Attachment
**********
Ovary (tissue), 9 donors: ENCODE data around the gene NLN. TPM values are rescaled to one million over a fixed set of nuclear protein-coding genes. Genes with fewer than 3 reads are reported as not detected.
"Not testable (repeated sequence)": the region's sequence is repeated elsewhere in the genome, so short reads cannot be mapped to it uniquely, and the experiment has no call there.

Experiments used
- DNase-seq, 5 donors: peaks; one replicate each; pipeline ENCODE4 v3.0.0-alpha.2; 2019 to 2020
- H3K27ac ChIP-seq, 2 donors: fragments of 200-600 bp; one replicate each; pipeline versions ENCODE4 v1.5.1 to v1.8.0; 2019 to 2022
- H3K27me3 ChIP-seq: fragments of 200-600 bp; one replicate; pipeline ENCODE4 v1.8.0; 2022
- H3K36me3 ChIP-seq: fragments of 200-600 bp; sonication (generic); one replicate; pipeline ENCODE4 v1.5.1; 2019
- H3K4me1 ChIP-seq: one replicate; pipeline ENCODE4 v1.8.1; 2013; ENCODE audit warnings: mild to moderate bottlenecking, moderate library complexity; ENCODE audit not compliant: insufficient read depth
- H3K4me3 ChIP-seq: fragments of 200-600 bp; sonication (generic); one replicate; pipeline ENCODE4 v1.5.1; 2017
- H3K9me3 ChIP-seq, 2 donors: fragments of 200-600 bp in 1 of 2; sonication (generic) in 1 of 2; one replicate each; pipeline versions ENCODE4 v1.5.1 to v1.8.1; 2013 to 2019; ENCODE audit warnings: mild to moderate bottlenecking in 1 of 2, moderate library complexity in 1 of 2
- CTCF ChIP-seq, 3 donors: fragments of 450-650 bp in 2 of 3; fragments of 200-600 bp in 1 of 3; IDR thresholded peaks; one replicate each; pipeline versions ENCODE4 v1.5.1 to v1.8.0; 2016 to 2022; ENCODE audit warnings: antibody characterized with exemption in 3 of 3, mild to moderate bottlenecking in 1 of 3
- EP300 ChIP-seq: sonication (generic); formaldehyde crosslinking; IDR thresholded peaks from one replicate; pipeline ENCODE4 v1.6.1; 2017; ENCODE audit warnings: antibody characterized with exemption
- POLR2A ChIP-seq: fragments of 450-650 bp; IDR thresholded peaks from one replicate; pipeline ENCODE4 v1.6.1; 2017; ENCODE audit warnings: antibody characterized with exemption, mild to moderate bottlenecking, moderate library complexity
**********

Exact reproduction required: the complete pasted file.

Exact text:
Ovary (tissue), 9 donors: ENCODE data around the gene NLN. TPM values are rescaled to one million over a fixed set of nuclear protein-coding genes. Genes with fewer than 3 reads are reported as not detected.
"Not testable (repeated sequence)": the region's sequence is repeated elsewhere in the genome, so short reads cannot be mapped to it uniquely, and the experiment has no call there.

Experiments used
- DNase-seq, 5 donors: peaks; one replicate each; pipeline ENCODE4 v3.0.0-alpha.2; 2019 to 2020
- H3K27ac ChIP-seq, 2 donors: fragments of 200-600 bp; one replicate each; pipeline versions ENCODE4 v1.5.1 to v1.8.0; 2019 to 2022
- H3K27me3 ChIP-seq: fragments of 200-600 bp; one replicate; pipeline ENCODE4 v1.8.0; 2022
- H3K36me3 ChIP-seq: fragments of 200-600 bp; sonication (generic); one replicate; pipeline ENCODE4 v1.5.1; 2019
- H3K4me1 ChIP-seq: one replicate; pipeline ENCODE4 v1.8.1; 2013; ENCODE audit warnings: mild to moderate bottlenecking, moderate library complexity; ENCODE audit not compliant: insufficient read depth
- H3K4me3 ChIP-seq: fragments of 200-600 bp; sonication (generic); one replicate; pipeline ENCODE4 v1.5.1; 2017
- H3K9me3 ChIP-seq, 2 donors: fragments of 200-600 bp in 1 of 2; sonication (generic) in 1 of 2; one replicate each; pipeline versions ENCODE4 v1.5.1 to v1.8.1; 2013 to 2019; ENCODE audit warnings: mild to moderate bottlenecking in 1 of 2, moderate library complexity in 1 of 2
- CTCF ChIP-seq, 3 donors: fragments of 450-650 bp in 2 of 3; fragments of 200-600 bp in 1 of 3; IDR thresholded peaks; one replicate each; pipeline versions ENCODE4 v1.5.1 to v1.8.0; 2016 to 2022; ENCODE audit warnings: antibody characterized with exemption in 3 of 3, mild to moderate bottlenecking in 1 of 3
- EP300 ChIP-seq: sonication (generic); formaldehyde crosslinking; IDR thresholded peaks from one replicate; pipeline ENCODE4 v1.6.1; 2017; ENCODE audit warnings: antibody characterized with exemption
- POLR2A ChIP-seq: fragments of 450-650 bp; IDR thresholded peaks from one replicate; pipeline ENCODE4 v1.6.1; 2017; ENCODE audit warnings: antibody characterized with exemption, mild to moderate bottlenecking, moderate library complexity